The academics, a quality education, the friendly community, a beautiful campus, and support from professors are just some of the reasons members of the incoming class say they have chosen to make Rhodes College their new home.
The college will be energized by 488 first-time, first-year (FTFY) students. They come from 40 states (plus the District of Columbia), with Tennessee having the largest representation, followed by Texas, Georgia, Louisiana, and Arkansas. Students of color make up 36 percent of the incoming class, and international students make up three percent. Countries represented include Bangladesh, Brazil, Canada, China, Finland, India, Jamaica, Nigeria, Pakistan, South Korea, the United Kingdom, and Vietnam.
Incoming students will move into the residence halls on Thursday, Aug. 18. Opening Convocation, which is the formal academic ceremony to welcome the Class of 2026 and to begin the college’s 174th session, begins at 9:30 a.m. on Friday, Aug. 19. In addition, a host of other events have been planned for the new students before classes begin on Wednesday, Aug. 24.
Members of the Class of 2026 have standout academic credentials, with 94 percent of FTFY’s having a high school GPA of 3.5 or higher and 54 percent ranking in the top 10 percent of their high school class. Among the top subjects of interest for the entering class are biology, business, neuroscience, politics and law, and psychology.
First-year student Sophia Nappi of Middlebury, CT, aspires to become a clinical neuropsychologist. She admits that she had her heart set on staying in the Northeast but fell in love with Rhodes after a campus visit. “In addition to checking off my requirements on paper—a strong psychology department, numerous study abroad programs, a campus in a city, and small class sizes—Rhodes brought this sense of belonging to the table that I hadn’t truly felt with any other school. Upon my first few steps on campus, I knew this was the place I was meant to be for the next four years, and so I decided to commit,” she says. “In addition to psych classes, I have always loved English and Latin. I am looking forward to taking Latin in the fall, studying Ovid’s Metamorphoses, and taking some more English and creative writing courses in the future.”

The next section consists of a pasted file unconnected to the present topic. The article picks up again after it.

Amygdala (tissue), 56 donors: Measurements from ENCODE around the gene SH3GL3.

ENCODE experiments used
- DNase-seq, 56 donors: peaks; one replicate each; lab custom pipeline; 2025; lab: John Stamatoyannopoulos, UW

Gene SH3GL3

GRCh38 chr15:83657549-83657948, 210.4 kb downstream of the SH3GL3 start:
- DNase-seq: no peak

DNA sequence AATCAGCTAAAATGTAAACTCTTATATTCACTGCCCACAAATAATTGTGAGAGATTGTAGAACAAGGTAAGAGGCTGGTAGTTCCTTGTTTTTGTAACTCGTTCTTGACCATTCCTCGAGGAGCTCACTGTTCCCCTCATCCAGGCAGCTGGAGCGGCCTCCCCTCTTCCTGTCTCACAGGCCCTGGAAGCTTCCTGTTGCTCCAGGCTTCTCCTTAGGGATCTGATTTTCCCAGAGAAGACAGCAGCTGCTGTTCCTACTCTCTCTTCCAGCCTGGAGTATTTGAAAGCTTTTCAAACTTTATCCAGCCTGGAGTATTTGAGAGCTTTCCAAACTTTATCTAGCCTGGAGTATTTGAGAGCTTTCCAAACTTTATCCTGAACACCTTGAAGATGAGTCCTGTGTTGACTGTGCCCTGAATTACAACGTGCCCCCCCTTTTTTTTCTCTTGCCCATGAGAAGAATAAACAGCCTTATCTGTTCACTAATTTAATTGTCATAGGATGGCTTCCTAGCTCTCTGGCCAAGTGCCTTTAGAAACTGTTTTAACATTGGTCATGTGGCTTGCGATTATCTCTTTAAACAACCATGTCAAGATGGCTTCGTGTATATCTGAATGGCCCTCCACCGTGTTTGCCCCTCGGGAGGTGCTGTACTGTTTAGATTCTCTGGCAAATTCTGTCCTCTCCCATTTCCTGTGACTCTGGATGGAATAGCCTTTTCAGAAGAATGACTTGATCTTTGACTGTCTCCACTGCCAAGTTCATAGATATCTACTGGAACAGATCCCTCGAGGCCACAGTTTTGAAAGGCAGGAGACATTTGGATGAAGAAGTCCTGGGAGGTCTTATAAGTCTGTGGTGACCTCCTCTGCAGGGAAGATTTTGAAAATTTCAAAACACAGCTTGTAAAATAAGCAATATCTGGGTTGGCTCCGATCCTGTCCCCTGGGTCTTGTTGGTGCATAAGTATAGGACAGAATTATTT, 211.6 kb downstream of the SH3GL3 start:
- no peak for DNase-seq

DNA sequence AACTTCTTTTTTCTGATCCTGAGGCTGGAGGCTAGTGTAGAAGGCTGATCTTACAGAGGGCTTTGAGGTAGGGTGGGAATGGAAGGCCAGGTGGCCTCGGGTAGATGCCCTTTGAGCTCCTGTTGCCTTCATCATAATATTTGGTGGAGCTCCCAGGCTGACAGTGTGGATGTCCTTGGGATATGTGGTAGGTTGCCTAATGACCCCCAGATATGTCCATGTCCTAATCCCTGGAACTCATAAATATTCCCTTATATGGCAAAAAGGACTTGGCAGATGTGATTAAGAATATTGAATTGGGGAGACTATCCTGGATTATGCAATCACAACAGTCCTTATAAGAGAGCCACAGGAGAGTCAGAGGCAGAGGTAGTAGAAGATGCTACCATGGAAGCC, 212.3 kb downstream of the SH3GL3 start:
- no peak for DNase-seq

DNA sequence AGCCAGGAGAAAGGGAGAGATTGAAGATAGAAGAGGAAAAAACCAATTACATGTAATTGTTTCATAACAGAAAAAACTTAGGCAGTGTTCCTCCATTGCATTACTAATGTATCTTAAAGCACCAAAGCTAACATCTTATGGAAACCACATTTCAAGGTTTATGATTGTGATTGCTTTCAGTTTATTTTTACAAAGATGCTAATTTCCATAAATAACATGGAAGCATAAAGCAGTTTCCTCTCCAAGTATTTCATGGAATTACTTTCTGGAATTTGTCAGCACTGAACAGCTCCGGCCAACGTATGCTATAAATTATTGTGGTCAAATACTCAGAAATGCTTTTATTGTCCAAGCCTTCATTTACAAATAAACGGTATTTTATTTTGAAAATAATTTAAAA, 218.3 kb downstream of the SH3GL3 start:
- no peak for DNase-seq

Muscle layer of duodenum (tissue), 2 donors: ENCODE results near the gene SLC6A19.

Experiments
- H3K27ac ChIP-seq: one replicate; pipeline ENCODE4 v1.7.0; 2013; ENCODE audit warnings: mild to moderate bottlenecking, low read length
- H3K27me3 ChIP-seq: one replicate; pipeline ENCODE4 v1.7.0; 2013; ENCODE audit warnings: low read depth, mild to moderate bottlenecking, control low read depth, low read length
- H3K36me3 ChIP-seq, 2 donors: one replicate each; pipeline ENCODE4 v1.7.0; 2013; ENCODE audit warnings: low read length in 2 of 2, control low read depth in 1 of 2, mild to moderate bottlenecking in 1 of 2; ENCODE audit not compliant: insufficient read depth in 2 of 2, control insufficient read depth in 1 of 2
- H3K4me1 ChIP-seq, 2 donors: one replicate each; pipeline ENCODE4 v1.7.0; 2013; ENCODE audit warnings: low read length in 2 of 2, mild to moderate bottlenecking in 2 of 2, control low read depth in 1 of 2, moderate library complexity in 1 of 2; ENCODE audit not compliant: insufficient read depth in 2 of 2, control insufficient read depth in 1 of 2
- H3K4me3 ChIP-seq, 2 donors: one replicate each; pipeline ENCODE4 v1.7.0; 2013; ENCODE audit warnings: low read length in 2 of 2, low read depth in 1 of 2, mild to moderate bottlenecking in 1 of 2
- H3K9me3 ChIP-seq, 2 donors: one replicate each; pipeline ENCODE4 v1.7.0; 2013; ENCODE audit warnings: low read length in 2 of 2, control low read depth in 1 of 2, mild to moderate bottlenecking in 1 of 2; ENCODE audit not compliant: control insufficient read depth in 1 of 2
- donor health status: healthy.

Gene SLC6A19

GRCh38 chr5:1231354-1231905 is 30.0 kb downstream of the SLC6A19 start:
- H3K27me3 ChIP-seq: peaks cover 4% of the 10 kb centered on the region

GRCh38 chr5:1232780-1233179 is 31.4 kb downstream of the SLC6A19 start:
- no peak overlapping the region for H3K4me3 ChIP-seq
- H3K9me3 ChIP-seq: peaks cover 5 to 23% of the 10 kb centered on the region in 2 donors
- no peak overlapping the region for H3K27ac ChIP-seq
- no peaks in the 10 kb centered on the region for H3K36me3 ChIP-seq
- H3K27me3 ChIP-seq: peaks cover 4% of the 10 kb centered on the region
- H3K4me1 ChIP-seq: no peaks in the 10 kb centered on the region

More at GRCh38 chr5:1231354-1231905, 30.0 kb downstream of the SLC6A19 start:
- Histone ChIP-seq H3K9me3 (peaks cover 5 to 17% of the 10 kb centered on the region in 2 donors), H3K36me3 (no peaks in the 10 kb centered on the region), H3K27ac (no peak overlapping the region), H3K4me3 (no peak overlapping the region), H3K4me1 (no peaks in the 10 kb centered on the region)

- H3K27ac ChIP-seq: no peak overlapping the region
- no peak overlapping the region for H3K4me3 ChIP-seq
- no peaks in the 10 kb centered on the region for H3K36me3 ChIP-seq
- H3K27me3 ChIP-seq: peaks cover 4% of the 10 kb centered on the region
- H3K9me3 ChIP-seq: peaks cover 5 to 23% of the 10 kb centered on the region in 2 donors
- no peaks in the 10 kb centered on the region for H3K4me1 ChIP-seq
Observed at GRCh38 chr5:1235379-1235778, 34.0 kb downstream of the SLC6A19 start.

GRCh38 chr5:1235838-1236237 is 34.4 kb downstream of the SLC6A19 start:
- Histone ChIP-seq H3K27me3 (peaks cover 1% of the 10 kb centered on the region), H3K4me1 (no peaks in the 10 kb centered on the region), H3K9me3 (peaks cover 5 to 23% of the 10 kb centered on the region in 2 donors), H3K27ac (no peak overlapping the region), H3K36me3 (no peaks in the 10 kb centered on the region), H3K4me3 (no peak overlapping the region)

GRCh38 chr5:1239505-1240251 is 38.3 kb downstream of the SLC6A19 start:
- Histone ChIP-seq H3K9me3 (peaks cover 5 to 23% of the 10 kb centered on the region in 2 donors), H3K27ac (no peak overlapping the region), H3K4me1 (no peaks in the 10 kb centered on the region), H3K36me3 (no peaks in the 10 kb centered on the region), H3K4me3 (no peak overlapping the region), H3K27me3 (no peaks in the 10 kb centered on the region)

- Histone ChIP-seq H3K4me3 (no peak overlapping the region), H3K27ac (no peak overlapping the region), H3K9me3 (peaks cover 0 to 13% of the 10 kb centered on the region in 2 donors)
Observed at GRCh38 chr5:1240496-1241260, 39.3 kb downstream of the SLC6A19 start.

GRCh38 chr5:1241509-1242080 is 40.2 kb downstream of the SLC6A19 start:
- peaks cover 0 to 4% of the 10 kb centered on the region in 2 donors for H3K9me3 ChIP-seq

Everett Embry, who graduated from Crosstown High School in Memphis, decided to stay in town for college because he says, “Rhodes offers the quality education that is conducive to success in quite frankly any career. When I saw that the professors, administration, and general student body held great value in both self-discipline and accountability, I knew without question that Rhodes was the one for me.”
Kaz Newman, who was student body president at Lab Museum United High School in New York City, says he has not decided on a major interest of study. “Rhodes is turning out to be an amazing place to start finding myself and my interests. I love writing poetry, but recently I’ve been finding myself looking at biochemistry, and I find so much comfort in knowing I can explore both.”
Kaydence White from Baton Rouge, LA, is interested in conducting scientific research and playing violin in the Rhodes Orchestra. “I discovered a love for scientific research in my junior year while conducting my own project on the Atchafalaya River,” she says. “One of the many reasons I chose Rhodes is because it has many opportunities for students to deepen their knowledge in their field of interest while also receiving support from the professors in that department. I also chose Rhodes College because I wanted to attend a smaller institution that could provide me with personalized attention that could best help me grow as a problem solver. During my first year, I am looking forward to meeting new people, broadening my horizons through clubs, and exploring the city of Memphis.”
Sophia Zamora of San Antonio, TX, played golf and served as vice president of the senior class at Tom C. Clark High School. “What attracted me to Rhodes is the location and the size of the school,” she says. “It has a lot of benefits of a bigger city—for example, good music and a medical center and school. I am interested in studying neuroscience but really enjoy history, especially art history, and hope to grow my love for history at Rhodes.”
Ellen Ouyang of Arlington, TN, has two siblings who graduated from Rhodes and says, “I’m very familiar with the beautiful scenery and the friendly community thanks to them taking me on campus often when they were students. Samantha is a part of the class of 2016, and she’s now in the UT residency program aspiring to be a pediatrics doctor. Annie graduated in 2020, and is currently a medical student in DC.”
The expected number for the entire Rhodes College student body is approximately 2,070. Opening Convocation on Aug. 19 will stream live from the Rhodes website (www.rhodes.edu).